Truth Test: Ad attacks Coffman stem cell stance

7:04 PM, Oct 17, 2012   |    comments
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Throughout the 2012 political season, 9NEWS will hold those who run political ads on our networks accountable for what they say.

Republican incumbent Mike Coffman is trying to fight off Democratic challenger Joe Miklosi. The ad, entitled "Decides", offers us a good opportunity to let you decide if you think the ad is fair or not.


Young man: Next summer I'm going on a camping trip with my friends. On the way home, I'll be in a car accident, and I'll be paralyzed for the rest of my life.

Woman: In 20 years I'll have Alzheimer's. I won't recognize my husband or my kids.

Girl: Next week my mommy and daddy are going to find out I have diabetes.

Woman (holding up picture of Coffman): This is Representative Mike Coffman. 

Girl (holding up picture of Coffman): He's running for Congress.

True and true. U.S. Representative Mike Coffman is indeed aiming to be re-elected to his position in Colorado's 6th Congressional District.

Man: He opposes embryonic stem cell research.

True. On the Colorado Right to Life questionnaire, Coffman responded "yes" to the question, "Will you oppose any research or practice that would intentionally destroy the tiniest living humans (embryonic stem cell research)?" 

In addition, according to the National Institute of Health, embryonic stem cells are "isolated from human embryos that are a few days old"/"developed from fetal tissue." On his website, under the heading "Social Issues," Coffman states, "The life of the unborn must be protected."

Woman: Is he a doctor?

Man: Is he a scientist?

Just to answer the ad's questions, Coffman is neither a doctor nor a scientist. Click here to read his biography.

Woman: Why would Mr. Coffman bet my life that he knows best?

Man: Help me.

Girl: Help me.

Woman: Who knows? Maybe I'm your mother.

Man: Maybe I'm your grandson.

Girl: Maybe I'm your little girl.

Woman: How do you know I'm not you?

Man: Embryonic stem cell research could save lives. Maybe yours, or your family's. Someone you love. Only, Congressman Coffman says no.

It is true that embryonic stem cell research could save lives.

According to the National Institute of Health:

"There are many ways in which human stem cells can be used in research and the clinic. Studies of human embryonic stem cells will yield information about the complex events that occur during human development ... Human stem cells could also be used to test new drugs ... Perhaps the most important potential application of human stem cells is the generation of cells and tissues that could be used for cell-based therapies ... Stem cells, directed to differentiate into specific cell types, offer the possibility of a renewable source of replacement cells and tissues to treat diseases including Alzheimer's diseases, spinal cord injury, stroke, burns, heart disease, diabetes, osteoarthritis, and rheumatoid arthritis."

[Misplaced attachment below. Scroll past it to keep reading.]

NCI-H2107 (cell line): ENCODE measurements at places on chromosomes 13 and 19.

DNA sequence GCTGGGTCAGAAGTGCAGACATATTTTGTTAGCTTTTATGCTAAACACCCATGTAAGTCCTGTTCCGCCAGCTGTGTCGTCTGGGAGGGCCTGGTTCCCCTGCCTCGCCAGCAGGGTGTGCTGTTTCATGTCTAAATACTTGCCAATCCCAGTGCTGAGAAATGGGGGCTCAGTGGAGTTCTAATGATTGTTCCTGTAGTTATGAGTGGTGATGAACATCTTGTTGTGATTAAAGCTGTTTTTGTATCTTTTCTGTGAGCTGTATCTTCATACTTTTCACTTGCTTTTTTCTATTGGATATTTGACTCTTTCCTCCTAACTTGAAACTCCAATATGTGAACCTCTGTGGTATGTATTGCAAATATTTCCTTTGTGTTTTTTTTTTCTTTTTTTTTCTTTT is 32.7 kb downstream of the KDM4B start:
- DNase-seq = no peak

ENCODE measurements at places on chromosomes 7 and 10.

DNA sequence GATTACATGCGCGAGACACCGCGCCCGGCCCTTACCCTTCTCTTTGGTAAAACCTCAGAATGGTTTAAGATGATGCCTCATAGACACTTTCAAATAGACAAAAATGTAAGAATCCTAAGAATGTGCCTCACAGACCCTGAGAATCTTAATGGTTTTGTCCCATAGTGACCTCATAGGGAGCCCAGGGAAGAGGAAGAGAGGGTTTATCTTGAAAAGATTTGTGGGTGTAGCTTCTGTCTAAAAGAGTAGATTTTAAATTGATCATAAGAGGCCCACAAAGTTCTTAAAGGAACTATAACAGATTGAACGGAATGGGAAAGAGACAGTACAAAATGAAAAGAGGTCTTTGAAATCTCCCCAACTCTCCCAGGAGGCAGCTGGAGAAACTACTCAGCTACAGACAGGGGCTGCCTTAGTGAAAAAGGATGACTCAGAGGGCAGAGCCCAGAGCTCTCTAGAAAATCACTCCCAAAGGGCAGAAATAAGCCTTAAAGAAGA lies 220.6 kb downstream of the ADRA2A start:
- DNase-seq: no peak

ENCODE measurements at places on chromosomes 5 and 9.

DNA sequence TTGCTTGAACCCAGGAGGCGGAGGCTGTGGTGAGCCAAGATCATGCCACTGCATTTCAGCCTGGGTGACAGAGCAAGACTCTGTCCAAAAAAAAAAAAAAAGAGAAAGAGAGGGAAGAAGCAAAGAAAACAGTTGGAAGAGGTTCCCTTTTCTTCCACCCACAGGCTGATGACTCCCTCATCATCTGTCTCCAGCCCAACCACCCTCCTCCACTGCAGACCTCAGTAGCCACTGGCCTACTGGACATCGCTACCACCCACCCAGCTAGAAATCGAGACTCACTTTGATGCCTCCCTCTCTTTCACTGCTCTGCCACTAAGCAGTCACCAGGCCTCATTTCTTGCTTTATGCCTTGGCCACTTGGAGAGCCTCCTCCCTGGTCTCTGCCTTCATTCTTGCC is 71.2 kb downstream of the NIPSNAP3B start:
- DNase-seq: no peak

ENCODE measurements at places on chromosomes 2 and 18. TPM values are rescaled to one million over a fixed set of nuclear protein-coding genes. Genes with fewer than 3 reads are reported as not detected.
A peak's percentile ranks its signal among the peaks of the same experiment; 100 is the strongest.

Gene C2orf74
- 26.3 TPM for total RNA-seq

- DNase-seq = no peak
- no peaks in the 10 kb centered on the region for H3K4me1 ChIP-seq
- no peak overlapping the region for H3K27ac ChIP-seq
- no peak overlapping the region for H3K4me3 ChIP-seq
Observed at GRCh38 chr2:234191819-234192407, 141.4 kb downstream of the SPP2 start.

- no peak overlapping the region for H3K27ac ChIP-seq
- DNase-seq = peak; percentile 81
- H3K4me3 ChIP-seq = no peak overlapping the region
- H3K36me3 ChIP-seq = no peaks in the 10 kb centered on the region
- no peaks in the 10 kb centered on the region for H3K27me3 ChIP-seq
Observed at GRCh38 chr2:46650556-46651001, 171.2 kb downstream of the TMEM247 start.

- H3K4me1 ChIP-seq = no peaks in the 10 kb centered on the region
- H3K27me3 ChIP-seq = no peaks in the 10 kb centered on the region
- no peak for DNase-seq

As we have already discussed, it is also true that Coffman opposes embryonic stem cell research. However, the ad's implication that Coffman's opposition to embryonic stem cell research means that he is opposed to saving lives is misleading.

In fact, based on his belief that "The life of the unborn must be protected," Coffman would likely argue that his opposition to embryonic stem cell research means that the ad has it backwards - and that his opposition means that he supports the saving of lives.

Girl: How come he gets to decide who lives and who dies? Who is he?

Text: Mike Coffman opposes embryonic stem cell research.

As we have already discussed, this claim is true; Coffman does oppose embryonic stem cell research.

Voiceover: Vote against Mike Coffman.

Voiceover: House Majority PAC is responsible for the content of this advertising.

The House Majority PAC is a pro-Democrat Super PAC, which describes itself as an organization "designed to hold Republicans accountable and help win back the House majority for Democrats.

House Majority PAC is committed to building a long-term organization that can take on the Republican outside groups in the battle for the House Majority.


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